Comedy as theme shows

Zech and Mercer consider what they do more performance art than simple stand-up. It’s all about creating the show. They refuse to play traditional roles. Said Mercer, “I think the straight man/funny man dynamic shifts minute to minute.”

“When you take the money out of it, there’s nothing else left but the art,” said Zech, who has an identical twin brother who goes by the single syllable Zeph. They may have inherited this penchant for mono-monikers from their mother, the chanteuse behind the vaudeville showcase Torch With a Twist. She goes by Grace Detroit.

A part of their art is creating an atmosphere and coming up with themes for the shows. They did a parody of Ted Talks. For a Wrestlemania-inspired show they called Chuckiemania they built a wrestling ring as a stage. Once they staged the filming of a season finale show for a TV show that doesn’t exist. They called it “Chuck,” which also happens to be the name of an actual TV show – just a coincidence, of course.

“And there was that one time we fixed the economy by printing our own money – Chuck Bucks,” said Mercer.

“We saved Blockbuster Video,” added Zech.

”Oh yeah, we did a fundraiser for Blockbuster,” Mercer said. “We raised $27 for them. We got a really big offer from Netflix but we thought it would be funny to turn them down and go with Blockbuster,” he said, tongue firmly in cheek. The franchise declared bankruptcy in 2010.

“Oh, and we filmed a half-hour show for Comedy Central,” Mercer added. Comedy Central may never know about it “but we can say we filmed a show for Comedy Central.”

“We kind of see ourselves as punk rock comedy,” Zech said. “We’re doing as much as we can with as little as we possibly can.”

From left, Cedric Williams of Harrison Township, Halee Adams of Detroit and Sean Nelson of Detroit, crack up during a stand-up set at Chuckie Finster.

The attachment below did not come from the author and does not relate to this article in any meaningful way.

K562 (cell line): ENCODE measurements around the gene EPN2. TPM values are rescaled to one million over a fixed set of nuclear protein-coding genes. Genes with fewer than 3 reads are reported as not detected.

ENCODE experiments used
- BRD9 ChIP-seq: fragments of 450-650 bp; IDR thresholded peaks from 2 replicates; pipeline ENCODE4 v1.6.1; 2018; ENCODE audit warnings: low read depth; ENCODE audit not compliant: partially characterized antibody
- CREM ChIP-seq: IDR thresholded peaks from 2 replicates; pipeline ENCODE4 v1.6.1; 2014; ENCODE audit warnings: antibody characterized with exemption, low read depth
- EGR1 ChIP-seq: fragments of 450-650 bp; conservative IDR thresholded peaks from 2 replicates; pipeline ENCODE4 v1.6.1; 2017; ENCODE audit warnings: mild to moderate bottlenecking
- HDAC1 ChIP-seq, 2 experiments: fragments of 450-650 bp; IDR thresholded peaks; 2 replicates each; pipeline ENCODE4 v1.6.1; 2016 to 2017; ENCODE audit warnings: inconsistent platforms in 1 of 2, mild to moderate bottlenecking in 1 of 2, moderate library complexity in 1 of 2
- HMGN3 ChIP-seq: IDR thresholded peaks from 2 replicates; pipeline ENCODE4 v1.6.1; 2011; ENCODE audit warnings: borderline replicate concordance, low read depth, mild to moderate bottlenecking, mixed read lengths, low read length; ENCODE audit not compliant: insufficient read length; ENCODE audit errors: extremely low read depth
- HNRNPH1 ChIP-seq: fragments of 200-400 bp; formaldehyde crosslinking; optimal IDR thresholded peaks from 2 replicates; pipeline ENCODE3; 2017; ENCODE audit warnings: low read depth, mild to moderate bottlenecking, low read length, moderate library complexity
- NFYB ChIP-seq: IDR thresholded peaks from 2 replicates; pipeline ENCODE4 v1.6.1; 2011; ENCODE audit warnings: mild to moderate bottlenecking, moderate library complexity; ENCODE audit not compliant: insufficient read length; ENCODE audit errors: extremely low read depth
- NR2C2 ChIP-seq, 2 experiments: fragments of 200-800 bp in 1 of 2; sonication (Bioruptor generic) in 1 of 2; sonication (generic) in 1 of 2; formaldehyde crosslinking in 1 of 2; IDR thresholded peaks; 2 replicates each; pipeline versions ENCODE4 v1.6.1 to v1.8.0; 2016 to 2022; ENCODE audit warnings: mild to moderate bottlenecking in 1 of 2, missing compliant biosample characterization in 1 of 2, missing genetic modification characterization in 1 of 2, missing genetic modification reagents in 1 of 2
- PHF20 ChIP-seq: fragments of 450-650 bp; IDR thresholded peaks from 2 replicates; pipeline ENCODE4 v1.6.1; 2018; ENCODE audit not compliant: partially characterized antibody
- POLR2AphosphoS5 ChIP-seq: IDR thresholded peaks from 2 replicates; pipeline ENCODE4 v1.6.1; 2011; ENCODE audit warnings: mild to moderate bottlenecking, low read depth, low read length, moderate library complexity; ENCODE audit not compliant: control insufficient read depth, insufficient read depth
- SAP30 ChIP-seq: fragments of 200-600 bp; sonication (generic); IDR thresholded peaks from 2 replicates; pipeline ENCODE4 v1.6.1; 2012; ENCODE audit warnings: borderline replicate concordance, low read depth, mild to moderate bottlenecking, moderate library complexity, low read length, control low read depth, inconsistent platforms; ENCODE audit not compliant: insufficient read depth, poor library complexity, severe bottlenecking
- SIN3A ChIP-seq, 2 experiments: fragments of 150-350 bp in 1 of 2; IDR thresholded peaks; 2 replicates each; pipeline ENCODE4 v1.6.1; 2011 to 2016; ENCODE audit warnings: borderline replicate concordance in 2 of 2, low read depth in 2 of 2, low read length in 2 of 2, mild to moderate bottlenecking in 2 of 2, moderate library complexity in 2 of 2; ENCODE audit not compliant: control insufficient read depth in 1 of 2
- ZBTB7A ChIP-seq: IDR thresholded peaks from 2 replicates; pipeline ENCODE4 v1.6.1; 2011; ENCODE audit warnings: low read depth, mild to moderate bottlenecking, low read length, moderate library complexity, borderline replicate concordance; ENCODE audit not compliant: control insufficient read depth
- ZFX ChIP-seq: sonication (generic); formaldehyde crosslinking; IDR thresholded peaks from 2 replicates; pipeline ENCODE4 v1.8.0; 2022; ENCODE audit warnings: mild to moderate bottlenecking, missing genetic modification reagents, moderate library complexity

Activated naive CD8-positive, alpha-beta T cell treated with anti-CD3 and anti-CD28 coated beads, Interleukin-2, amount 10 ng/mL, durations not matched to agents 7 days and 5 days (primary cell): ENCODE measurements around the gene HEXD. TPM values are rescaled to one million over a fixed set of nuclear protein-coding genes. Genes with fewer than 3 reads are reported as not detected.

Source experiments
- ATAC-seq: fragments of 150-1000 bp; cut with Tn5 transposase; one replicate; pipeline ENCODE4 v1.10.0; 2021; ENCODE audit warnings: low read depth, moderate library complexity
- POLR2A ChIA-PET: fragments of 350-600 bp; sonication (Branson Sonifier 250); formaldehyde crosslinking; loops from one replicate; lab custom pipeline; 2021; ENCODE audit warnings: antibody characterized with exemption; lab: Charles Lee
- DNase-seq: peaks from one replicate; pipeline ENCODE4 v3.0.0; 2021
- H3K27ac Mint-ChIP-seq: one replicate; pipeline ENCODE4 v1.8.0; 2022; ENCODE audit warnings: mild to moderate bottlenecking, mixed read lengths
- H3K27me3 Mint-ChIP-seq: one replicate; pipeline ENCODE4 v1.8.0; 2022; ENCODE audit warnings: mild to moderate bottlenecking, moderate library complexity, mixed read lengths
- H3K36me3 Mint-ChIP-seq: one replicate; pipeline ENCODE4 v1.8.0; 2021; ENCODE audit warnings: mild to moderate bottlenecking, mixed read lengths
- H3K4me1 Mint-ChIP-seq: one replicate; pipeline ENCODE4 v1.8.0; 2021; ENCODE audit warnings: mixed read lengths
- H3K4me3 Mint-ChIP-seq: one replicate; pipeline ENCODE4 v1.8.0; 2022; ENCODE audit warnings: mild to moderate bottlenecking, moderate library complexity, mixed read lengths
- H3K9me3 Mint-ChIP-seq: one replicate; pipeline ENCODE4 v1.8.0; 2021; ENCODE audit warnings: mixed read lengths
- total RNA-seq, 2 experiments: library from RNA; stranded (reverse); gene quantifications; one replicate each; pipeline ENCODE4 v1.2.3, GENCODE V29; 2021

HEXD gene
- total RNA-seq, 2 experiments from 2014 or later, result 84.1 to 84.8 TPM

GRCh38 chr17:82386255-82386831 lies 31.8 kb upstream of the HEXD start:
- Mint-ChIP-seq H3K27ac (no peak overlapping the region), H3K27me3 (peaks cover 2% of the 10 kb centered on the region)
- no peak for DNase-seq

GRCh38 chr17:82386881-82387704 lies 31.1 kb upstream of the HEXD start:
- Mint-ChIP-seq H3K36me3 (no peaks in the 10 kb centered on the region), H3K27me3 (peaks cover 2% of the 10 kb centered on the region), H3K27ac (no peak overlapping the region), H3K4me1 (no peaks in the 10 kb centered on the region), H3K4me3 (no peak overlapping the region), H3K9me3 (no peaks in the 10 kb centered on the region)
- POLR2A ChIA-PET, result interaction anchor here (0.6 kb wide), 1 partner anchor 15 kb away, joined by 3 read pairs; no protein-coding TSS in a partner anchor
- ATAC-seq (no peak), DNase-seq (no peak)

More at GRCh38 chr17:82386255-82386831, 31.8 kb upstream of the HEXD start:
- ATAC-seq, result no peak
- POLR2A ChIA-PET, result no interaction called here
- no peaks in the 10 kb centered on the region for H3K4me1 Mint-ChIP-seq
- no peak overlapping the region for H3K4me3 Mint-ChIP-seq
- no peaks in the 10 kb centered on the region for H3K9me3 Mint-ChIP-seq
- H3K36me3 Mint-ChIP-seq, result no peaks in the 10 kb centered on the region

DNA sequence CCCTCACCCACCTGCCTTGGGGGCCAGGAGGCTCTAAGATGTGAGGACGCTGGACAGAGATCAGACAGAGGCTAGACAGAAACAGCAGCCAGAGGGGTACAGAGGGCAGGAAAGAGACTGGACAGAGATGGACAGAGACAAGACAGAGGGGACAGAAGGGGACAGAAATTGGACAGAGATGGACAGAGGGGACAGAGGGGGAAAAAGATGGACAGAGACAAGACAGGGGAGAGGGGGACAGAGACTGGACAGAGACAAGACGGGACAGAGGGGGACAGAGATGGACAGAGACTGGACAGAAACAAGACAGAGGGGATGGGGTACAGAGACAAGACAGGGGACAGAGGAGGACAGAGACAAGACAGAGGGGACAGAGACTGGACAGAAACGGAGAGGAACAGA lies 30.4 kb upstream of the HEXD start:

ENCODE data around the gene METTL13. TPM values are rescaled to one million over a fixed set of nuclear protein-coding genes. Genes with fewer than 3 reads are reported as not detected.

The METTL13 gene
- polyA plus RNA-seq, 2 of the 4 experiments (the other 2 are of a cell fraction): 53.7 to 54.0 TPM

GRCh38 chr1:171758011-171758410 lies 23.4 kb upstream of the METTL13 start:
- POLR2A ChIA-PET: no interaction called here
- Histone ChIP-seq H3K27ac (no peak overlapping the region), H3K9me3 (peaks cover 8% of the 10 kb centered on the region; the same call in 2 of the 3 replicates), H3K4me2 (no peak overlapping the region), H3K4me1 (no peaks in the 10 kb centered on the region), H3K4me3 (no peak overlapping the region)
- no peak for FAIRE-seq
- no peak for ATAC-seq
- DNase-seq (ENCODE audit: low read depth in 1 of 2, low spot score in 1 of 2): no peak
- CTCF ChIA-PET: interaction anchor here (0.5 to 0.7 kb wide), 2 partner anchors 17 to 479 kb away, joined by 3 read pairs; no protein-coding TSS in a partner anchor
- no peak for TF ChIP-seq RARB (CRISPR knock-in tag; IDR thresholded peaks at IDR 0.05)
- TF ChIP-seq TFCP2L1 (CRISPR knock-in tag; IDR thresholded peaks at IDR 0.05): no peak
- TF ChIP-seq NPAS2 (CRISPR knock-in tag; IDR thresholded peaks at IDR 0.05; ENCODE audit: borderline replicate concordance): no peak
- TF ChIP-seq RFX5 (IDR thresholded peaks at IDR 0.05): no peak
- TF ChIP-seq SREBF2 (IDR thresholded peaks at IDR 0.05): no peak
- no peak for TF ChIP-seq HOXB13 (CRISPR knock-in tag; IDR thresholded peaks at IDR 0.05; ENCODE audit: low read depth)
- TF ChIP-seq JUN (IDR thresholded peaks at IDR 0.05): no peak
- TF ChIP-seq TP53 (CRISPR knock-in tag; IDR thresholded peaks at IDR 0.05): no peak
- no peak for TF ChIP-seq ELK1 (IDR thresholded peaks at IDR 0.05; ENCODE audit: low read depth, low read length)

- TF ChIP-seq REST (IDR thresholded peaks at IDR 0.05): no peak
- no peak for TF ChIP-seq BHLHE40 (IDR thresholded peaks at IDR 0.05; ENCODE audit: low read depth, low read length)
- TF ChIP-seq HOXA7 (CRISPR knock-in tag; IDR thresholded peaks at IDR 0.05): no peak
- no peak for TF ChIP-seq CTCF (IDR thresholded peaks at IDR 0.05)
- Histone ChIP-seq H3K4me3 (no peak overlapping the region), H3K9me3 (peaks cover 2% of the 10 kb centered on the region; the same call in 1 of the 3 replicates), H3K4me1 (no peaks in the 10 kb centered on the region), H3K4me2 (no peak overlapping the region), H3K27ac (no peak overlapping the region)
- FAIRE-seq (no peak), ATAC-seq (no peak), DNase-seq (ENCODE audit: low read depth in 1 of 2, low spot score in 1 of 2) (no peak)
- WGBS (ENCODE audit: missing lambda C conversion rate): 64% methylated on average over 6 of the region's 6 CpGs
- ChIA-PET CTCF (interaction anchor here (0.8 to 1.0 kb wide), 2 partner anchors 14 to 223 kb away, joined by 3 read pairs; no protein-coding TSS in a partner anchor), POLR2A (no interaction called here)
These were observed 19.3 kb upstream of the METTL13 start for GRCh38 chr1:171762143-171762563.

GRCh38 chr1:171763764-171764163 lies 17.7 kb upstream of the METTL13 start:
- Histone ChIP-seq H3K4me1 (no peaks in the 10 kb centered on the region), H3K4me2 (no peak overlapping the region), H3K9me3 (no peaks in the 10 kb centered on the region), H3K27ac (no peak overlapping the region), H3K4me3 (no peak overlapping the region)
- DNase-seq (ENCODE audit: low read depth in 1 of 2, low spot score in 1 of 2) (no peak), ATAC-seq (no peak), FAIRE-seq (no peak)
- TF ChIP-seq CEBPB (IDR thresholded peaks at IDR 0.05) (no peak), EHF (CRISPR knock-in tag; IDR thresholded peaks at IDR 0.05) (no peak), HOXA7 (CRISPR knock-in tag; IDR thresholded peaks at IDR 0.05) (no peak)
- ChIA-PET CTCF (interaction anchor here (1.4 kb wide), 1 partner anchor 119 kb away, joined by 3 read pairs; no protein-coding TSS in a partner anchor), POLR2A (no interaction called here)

Detroit’s comedy reputation

Detroit is not known as a comedy hub. Second City tried to make a go of it in the ‘90s with their satellite club in what is now the Hockeytown Cafe. It moved to Novi in 2005 and closed two years later.

The Chucks would like to see Detroit become a comedy town. “We’d like to see people coming here to do comedy, but before that happens we have to make it a place where people are coming to see comedy,” Zech said. “People have to hear ‘Detroit’ and say ‘Hey, they’ve got a great comedy scene there.’”

But back to their borrowing that irresistible name. “We have not yet been contacted by Nickelodeon with a cease and desist letter, but as soon as that happens we will know that we have made it as a comedy show and that letter will be framed and put in the archives,” Mercer said.

“The day we get a cease and desist letter is the day we double down on Chuckie Finster,” Zech added.

If you go

WARNING: This is adult-oriented material. Comedians like to talk about sex and boy, do they swear a lot.

Zech and Brett host Chuckie Finster at 9 p.m. on the last Saturday of the month at Recycle Here!, 331 Holden in Detroit’s New Center.